Thursday, April 24th7.8°C

NY next for running granny

Liz Borrett figures she still has a few marathons left in her.

At 75, Borrett just finished the Boston Marathon on Monday and expects to compete in two more before finally hanging up her cleats.

Her time in Boston, 4:22:35, although 22 minutes slower than a year ago, was good enough to easily win her age group.

"I went in with a totally different focus. I was going to complete the race, I was going to enjoy being there and not pushing myself harder than I had to," says Borrett.

"I really didn't have to do a super time to do well for my age so I went in without a sense of apprehension. And I met up with some people I had never run with before and ran with them through most of the race."

Borrett ran her first Boston Marathon last year and was fortunate enough to have completed the race before two bomb blasts turned celebration to panic.

Despite the events of last year, Borrett says she had no apprehension about running this year.

"The safest place to be in the United States was Boston this year. The security was unlimited, but not at all invasive," says Borrett.

"The security were very supportive and very friendly. They didn't indicate they were there to keep an eye on you and keep you under control. They became part of the run in a nice way."

She says the atmosphere this year was much more electric compared with 2013.

"There was a unity you could feel amongst the runners and a lot more interaction between runners and the spectators. The unity was quite strong I felt."

Borrett, who says she has been active all her life, has only been running since she was 63 when she was talked into doing a fundraising marathon in Hawaii.

"Raising the $5,000 ended up being far more difficult than to run the race," she recalls.

"After that I decided I'm going to do a run for myself which was the Vancouver Marathon."

Borrett says she has run just seven full marathons since that first one, but has done many, many half marathons.

She will run in the New York Marathon in November and Boston again next year before probably calling it quits.


Wet wood, big smoke

No need to worry about the large volume of smoke in Kelowna's downtown core.

The culprit is the Tolko mill, in the city's north end.

Heavy plumes of smoke from the Tolko stacks could be seen from several vantage points around town.

According to fire department officials Tolko is burning wet materials causing the additional volume of smoke.

Fire dispatchers say they have received numerous calls from concerned citizens, but "not as many as I would have thought."

Crash stops traffic

Update 11:40 a.m.

A small Toyota was damaged Thursday morning when a large semi truck struck the car while it was attempting to make a left hand turn.

The incident happened at the corner of Gordon Drive and Harvey Avenue around 10:30 this morning.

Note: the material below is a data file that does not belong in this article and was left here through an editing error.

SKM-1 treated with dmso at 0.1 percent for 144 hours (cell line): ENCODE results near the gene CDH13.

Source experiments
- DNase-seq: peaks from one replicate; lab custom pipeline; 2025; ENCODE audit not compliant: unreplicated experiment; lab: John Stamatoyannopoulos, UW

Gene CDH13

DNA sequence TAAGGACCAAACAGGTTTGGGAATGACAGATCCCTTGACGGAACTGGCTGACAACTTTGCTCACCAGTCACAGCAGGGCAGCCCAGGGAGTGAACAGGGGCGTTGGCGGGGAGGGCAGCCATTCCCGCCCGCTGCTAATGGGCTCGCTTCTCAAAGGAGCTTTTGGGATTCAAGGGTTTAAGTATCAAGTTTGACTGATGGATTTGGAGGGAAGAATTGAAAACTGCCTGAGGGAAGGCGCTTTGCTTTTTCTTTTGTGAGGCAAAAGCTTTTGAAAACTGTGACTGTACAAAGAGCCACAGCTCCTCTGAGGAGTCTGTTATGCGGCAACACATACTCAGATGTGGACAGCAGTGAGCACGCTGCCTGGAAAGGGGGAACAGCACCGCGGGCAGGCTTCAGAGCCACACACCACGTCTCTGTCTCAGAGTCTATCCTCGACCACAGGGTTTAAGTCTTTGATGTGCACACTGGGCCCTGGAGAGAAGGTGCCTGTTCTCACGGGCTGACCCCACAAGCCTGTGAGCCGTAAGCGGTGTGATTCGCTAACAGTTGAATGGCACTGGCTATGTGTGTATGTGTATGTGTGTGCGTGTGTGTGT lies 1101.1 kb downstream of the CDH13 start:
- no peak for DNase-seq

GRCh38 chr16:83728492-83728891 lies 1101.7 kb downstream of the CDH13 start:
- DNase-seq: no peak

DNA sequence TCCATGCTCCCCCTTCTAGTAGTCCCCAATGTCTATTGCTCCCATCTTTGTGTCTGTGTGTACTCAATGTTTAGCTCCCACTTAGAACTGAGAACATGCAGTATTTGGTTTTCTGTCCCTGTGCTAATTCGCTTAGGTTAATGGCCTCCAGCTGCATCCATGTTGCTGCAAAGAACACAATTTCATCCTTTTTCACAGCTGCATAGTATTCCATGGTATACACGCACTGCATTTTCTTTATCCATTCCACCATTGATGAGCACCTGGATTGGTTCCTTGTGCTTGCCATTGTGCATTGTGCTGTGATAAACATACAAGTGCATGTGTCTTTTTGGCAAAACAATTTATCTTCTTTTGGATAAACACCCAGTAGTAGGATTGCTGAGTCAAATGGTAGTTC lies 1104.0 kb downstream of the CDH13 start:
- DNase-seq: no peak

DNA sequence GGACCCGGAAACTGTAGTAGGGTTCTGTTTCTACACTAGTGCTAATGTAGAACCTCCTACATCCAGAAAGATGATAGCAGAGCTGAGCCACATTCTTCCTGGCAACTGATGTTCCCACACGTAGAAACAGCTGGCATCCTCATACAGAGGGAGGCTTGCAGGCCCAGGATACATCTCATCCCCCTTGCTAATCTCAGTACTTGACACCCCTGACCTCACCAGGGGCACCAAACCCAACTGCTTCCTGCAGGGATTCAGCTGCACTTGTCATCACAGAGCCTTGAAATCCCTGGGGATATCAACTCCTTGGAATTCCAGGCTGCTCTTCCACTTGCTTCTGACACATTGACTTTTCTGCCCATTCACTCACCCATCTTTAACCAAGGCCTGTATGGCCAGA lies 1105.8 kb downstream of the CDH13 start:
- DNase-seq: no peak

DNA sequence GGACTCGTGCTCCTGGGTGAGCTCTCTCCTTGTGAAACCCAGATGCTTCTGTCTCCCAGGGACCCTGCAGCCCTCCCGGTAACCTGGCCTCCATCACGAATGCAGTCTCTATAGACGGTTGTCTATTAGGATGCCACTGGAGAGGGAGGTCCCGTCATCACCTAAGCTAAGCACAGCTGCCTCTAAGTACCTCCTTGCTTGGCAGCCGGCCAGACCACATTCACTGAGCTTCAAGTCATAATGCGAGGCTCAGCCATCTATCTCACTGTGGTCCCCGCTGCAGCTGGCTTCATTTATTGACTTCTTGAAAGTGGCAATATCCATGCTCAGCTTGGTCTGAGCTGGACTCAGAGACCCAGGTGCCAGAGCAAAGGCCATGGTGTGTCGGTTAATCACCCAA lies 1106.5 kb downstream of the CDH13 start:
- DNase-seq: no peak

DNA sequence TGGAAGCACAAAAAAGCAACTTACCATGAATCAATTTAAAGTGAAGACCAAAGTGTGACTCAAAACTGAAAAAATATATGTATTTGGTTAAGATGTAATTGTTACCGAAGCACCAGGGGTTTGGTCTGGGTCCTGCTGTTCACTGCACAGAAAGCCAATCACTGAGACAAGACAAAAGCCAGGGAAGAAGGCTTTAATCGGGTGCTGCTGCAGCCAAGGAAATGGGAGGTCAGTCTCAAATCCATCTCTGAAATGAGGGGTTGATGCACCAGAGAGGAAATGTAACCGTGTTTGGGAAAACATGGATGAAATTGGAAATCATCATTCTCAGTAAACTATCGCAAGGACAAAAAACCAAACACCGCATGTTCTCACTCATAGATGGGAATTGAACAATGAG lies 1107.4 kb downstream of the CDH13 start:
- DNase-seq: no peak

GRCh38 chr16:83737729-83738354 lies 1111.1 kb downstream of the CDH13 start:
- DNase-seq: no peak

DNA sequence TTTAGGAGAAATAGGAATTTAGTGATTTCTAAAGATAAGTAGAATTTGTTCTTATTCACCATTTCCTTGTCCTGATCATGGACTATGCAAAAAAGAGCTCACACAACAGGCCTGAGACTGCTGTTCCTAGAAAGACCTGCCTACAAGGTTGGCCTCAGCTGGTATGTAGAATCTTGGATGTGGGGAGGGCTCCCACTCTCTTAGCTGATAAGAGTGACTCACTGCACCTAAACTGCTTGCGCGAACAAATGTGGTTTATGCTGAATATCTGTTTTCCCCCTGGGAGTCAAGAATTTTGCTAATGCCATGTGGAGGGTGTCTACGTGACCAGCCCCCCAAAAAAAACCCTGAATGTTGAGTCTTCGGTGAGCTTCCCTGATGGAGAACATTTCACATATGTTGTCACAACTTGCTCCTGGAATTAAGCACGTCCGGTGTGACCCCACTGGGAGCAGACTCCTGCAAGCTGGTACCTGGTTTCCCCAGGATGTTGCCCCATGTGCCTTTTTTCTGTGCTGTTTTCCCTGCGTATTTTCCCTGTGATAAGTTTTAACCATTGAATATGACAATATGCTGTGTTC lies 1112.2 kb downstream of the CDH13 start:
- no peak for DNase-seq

Police say it appeared the truck was turning north onto Gordon from the middle lane of Harvey, something that is common practice with vehicles of that size.

The blue car was trying to make the same turn from the left turning lane and ended up getting cut off.

A woman and her young child were inside the car. Neither were injured in the crash.

The driver of the semi was also unhurt.

Traffic was disrupted for almost one hour at the intersection, but has now been cleared.

Traffic on Harvey was at a standstill Thursday morning as a large semi and a small vehicle collided.

There are no reports of serious injuries. The accident happened just before 11 a.m.

Traffic was being rerouted around the monstrous rig.

More details to come.

Training for high angle rescues

Members of the Kelowna Fire Department's technical rescue team found themselves in the hills above Kettle Valley Wednesday for a bit of training.

"We are doing some wilderness high angle rescue training," says shift C team leader, Scott Cronquist.

"There are cliffs near here that we are using to train to bring anybody that may be injured or can't get up or down a cliff. We are practicing to bring them back up the hill."

Cronquist and his six member team practice about seven times a year for high angle wilderness rescues, high angle industrial rescues including tower, crane or window washer rescue, confined space rescues and swift water rescues.

The team will perform rescues when needed anywhere within the Central Okanagan Regional District.

He says the Kettle Valley location is an ideal training spot.

"There is a lot of climbing that goes on around us. It's an easy area for us to come and train. It's typical of what we might see in the Okanagan."

The Myra Canyon Trestles is another popular training spot.

Brushing up on skills and different techniques does come in handy in the off chance a rescue is required.

And, if you are going out into the wilderness.

"Make sure you are always being safe and make sure people know where you are in case something happens.If something does happen, don't be afraid to call 911."

And, because accidents do happen, Cronquist says to make sure you have a fully charged cell phone, carry extra food and water.

Wayne Moore

New transit stops open Sunday

Kelowna RapidBus Stations at Gordon Drive and at Richter Street on Highway 97 will officially open for service this Sunday.

At Gordon Station, RapidBus stops are located on each side of the intersection of Highway 97 at Gordon Drive.

The stations will serve Capri Centre and integrate with a future frequent bus route on Gordon Drive running between Queensway and the Mission Rec Exchange.

At Richter Station RapidBus stops will be located on opposite sides of Highway 97 between Ellis and Richter streets.

They will provide enhanced transit service for the future Central Green development, and tie into the frequent bus network on Pandosy Street.

Kelowna RapidBus is a partnership between Transport Canada, the Ministry of Transportation and Infrastructure, City of Kelowna, District of West Kelowna, Westbank First Nation and BC Transit.

In total, the project will receive up to $46 million from federal, provincial and local partners.

The Government of Canada is contributing up to $10.9 million from the Building Canada Fund and another $6 million from the Gas Tax Fund.

The Government of British Columbia will provide $23.9 million, the City of Kelowna $5.2 million and District of West Kelowna is contributing land.

Click here for more information on RapidBus in Kelowna.

Annual service changes related to post-secondary institutions come into effect Sunday as well.

As of April 27, there will be reductions in service to the #1 Lakeshore, #6 Glenmore/UBCO Express, #8 University, #11 Rutland, #13 Quail Ridge and #97 RapidBus.

Service hours will be restored in September 2014.

Tree removal causes flap